This multi-faceted, finely crafted character drama explores patterns of art, discipline, and violence through the interpretation of the main character, portraying authoritarian forms with clever incongruity.


Fire Will Come (2019) by Oliver LaxeScreening on November 20

Amador Coro is a known arsonist who is released from prison to return to the home of his mother Benedicta in Galicia. His life resumes its former place in the midst of nature, surrounded by cows and his dog Luna — until one day, a fire devastates the land.

Fire Will Come is an adventure speaking of a world that vanishes and the depths of the human soul. Laxe writes a dry melodrama, but with a moving performance delivered by two actors who approach their roles with ingenuity to tell a story alight with candid frankness.


I Run to You (2022) by Riccardo MilaniScreening on November 22

Gianni (Pierfrancesco Favino) is a successful 50-year-old head of an important running shoe brand. Single, inveterate, and a serial seducer, he is willing to do anything to conquer the young woman on duty, even pretending to be confined to a wheelchair. Gianni bets everything on pity, the only feeling he believes can be felt towards a disabled person. His convictions soon collapse when he meets Chiara (Miriam Leone), who is a charming, sporty, and sunny woman despite an accident that left her paraplegic. As he gets to know Chiara, Gianni cannot help but rewrite his perspective on many things: life, love, and disability itself.

This sarcastic romantic comedy is an Italian remake of the French movie “Rolling to You”. It deals with issues such as an obsession with physical perfection, the fear of the other, and self-acceptance in an intelligent, humorous way.


The Reason I Jump (2020) by Jerry RothwellScreening on November 24

“I never knew I was different until others told me”, wrote Naoki Higashida. This sentence, one of many describing what it is like to be autistic, is found in a book that Jerry Rothwell now cleverly uses as a thread for his documentary The Reason I Jump. The film is divided into chapters, with voice-over excerpts from the book accompanying the portraits of five autistic people, providing a new and honest look at neurodiversity.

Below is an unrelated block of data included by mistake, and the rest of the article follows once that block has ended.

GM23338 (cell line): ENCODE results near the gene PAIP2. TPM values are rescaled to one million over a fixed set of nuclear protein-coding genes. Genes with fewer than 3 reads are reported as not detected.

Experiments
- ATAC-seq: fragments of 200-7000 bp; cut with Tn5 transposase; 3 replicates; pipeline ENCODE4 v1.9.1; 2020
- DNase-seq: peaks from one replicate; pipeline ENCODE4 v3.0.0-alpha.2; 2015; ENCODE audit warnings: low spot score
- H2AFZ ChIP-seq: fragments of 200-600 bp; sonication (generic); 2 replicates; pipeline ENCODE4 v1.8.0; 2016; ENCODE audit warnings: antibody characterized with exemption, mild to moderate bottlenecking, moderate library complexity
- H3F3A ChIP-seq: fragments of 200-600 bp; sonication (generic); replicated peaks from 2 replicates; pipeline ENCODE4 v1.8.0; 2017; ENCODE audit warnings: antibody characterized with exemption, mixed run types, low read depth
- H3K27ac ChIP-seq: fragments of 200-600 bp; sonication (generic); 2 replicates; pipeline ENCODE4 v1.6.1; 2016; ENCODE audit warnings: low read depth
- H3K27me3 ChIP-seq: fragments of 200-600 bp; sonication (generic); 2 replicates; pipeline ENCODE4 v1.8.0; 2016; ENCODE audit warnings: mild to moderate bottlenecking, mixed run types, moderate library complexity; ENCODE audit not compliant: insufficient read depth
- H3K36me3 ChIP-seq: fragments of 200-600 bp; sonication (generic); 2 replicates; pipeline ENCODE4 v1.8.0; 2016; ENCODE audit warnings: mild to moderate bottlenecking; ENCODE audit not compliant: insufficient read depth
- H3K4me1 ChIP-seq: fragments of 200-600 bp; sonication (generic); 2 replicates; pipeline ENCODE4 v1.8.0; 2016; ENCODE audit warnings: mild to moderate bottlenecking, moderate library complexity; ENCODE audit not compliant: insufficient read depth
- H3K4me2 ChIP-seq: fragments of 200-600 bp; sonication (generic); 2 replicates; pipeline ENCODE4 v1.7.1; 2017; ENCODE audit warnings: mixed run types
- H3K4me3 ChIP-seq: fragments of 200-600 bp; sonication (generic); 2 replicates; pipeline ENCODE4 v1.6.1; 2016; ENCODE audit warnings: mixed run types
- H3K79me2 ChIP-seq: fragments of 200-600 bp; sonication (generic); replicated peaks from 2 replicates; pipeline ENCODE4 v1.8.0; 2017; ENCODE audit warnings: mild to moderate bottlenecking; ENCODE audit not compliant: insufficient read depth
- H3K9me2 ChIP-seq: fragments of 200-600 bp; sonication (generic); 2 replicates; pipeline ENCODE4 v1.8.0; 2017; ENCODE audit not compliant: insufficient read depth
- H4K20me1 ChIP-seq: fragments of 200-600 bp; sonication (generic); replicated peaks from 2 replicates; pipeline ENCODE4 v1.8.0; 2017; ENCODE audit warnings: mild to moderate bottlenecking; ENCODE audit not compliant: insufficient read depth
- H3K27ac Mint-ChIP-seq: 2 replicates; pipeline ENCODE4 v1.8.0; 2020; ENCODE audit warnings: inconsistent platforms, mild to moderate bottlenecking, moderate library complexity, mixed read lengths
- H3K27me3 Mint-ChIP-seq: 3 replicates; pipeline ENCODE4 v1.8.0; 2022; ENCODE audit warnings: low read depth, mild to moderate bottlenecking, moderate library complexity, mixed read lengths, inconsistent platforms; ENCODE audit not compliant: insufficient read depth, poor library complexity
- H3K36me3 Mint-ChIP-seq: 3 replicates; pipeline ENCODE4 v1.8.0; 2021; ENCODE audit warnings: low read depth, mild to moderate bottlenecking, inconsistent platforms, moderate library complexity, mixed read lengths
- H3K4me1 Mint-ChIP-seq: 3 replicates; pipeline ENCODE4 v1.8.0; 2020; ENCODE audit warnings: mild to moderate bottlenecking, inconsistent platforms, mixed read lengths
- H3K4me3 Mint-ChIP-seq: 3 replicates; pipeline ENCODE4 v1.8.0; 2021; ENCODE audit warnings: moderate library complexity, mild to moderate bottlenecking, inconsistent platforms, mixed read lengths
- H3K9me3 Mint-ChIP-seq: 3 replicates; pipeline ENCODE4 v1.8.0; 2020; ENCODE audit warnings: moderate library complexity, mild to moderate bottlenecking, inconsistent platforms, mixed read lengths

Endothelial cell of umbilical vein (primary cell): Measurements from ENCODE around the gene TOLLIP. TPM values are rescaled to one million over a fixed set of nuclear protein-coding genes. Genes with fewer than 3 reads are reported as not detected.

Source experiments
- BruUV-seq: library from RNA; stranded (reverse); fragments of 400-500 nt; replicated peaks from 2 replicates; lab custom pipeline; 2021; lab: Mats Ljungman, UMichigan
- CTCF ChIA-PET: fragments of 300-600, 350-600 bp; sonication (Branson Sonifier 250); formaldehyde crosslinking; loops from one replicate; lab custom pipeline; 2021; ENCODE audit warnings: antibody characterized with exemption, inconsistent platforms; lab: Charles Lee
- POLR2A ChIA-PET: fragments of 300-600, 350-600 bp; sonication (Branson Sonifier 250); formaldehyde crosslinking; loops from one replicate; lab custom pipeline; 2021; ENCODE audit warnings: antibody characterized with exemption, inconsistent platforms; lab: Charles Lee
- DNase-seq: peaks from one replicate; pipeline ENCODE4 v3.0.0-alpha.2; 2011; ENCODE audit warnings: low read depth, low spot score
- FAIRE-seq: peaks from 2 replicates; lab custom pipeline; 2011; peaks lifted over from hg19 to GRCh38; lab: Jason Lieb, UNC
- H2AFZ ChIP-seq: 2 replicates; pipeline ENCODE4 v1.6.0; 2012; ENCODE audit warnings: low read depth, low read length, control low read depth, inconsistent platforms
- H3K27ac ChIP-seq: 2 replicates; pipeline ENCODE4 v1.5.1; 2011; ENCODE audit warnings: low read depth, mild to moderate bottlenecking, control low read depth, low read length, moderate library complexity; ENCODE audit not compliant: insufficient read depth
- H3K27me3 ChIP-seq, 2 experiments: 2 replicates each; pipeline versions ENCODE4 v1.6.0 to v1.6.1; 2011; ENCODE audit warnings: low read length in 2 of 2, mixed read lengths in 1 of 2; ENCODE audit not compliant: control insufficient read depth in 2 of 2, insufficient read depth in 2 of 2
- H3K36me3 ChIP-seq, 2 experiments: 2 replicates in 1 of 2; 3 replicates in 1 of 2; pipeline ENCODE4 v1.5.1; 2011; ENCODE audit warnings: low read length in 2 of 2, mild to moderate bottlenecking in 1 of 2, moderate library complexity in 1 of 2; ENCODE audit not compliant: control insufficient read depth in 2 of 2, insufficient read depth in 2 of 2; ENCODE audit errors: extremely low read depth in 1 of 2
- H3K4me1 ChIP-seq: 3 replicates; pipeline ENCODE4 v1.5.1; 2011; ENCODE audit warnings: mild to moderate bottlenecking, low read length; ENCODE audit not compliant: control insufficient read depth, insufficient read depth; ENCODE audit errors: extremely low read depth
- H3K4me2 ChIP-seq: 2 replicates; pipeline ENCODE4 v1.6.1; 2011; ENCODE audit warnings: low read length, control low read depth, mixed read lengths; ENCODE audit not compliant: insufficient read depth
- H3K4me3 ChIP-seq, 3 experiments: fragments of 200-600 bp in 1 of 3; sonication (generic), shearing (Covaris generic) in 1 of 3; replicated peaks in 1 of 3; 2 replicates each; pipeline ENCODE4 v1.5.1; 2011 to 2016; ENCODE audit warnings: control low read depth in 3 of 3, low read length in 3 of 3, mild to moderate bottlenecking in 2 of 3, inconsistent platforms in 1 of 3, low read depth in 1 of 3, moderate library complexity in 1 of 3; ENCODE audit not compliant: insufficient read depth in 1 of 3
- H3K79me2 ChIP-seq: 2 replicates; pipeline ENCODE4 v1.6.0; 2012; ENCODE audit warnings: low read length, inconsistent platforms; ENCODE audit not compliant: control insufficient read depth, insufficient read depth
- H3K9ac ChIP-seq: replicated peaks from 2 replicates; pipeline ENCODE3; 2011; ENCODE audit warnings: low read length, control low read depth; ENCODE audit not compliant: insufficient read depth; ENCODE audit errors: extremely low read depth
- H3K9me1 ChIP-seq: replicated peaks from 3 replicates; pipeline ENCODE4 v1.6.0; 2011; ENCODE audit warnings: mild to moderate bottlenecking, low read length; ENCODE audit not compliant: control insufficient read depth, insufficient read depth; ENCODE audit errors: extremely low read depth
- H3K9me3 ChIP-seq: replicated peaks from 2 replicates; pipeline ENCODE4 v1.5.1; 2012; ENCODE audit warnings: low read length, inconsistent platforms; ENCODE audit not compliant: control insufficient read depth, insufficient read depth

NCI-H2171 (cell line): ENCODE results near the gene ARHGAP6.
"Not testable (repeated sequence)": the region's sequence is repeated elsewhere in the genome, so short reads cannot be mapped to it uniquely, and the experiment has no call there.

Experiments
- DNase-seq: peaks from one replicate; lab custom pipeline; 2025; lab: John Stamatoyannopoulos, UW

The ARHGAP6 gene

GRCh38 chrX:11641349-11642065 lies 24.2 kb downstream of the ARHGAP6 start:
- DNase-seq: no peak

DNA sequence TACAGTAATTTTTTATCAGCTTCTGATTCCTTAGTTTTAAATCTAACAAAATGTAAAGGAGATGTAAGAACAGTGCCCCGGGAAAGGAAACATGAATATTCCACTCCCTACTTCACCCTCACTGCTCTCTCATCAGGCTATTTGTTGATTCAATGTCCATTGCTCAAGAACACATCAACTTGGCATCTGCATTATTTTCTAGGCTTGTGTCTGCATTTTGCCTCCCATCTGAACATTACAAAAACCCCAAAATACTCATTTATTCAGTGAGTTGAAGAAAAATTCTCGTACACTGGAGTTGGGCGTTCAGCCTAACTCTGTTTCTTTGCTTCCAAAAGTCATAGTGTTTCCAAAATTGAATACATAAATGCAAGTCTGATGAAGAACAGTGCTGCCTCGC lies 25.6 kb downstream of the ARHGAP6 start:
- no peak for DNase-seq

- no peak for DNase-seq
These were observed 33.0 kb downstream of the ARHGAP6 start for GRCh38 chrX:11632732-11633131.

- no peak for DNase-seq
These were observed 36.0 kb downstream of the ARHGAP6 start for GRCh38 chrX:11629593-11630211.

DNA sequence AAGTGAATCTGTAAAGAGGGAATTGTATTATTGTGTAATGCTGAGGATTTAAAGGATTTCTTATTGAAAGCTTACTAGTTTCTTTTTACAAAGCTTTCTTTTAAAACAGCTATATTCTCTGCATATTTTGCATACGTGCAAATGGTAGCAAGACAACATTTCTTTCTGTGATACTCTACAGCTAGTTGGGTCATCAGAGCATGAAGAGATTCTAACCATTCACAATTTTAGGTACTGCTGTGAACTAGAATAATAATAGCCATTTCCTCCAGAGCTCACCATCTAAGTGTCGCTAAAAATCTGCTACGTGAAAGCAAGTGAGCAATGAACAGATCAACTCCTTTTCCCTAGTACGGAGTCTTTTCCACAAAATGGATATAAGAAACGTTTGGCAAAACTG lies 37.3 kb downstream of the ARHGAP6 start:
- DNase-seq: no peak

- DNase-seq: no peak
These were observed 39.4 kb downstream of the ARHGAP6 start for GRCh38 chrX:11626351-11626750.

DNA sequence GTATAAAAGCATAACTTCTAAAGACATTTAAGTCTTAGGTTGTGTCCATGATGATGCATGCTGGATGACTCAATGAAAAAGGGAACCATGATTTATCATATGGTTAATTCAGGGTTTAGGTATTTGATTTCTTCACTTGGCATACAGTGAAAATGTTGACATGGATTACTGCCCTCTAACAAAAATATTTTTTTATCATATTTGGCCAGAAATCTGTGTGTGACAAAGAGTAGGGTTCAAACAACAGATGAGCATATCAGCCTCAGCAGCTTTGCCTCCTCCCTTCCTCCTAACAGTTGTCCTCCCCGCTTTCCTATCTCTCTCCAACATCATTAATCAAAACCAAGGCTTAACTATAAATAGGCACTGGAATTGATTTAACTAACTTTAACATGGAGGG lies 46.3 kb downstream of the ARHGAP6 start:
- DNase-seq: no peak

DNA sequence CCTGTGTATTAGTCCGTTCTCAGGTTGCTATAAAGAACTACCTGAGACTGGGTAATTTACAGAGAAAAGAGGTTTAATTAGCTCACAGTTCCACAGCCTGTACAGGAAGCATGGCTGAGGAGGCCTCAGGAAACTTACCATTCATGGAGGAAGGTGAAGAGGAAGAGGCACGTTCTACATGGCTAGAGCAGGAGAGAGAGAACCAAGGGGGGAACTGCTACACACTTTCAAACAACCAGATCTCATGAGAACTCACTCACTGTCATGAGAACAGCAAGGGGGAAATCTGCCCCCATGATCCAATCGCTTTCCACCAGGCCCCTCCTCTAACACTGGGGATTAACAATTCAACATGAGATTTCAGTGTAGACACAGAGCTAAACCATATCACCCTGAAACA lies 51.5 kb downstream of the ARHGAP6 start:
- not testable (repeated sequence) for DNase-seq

The noteworthy documentary explores the sensory perception and emotions of adolescents with autism. It succeeds in conveying the emotional world of the people it features through close-ups and an accentuated background noise, mimicking the sensory overload faced by its subjects. The film attempts to construct a bridge between two worlds: as Higashida says, he does not want to be like others, but he wants to be “with other people”.


Daughters of Abdul-Rahman (2021) by Zaid Abu HamdanScreening on November 25

The film tells a story of women’s ideological and social liberation, drawing attention to the stereotypical characterizations of women in a community where patriarchy and machismo dominate. It raises issues of family life, domestic violence, underage marriage, customs and traditions, and specifically, the upbringing of girls in Arab societies. It also deals with thorny issues such as gender discrimination and the wearing of the niqab.

Daughter of Abdul-Rahman follows the story of Zainab, who wakes up to a shocking discovery that could spoil her reputation within her neighborhood. She quickly calls for her sisters’ aid. There is Amal with her own secret struggle, Samah who is too busy to be present, and Khitam who is focused on her own goals.

The four sisters escape their restricted reality and soon become estranged. But after years apart, they are forced to return to their family home to solve the mystery of their father’s sudden disappearance.